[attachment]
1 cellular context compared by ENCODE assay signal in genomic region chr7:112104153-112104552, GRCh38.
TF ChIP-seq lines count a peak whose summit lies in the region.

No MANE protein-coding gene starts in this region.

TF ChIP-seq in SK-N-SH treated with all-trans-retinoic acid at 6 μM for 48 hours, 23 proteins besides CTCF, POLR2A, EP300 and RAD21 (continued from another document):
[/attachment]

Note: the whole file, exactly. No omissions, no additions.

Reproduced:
1 cellular context compared by ENCODE assay signal in genomic region chr7:112104153-112104552, GRCh38.
TF ChIP-seq lines count a peak whose summit lies in the region.

No MANE protein-coding gene starts in this region.

TF ChIP-seq in SK-N-SH treated with all-trans-retinoic acid at 6 μM for 48 hours, 23 proteins besides CTCF, POLR2A, EP300 and RAD21 (continued from another document):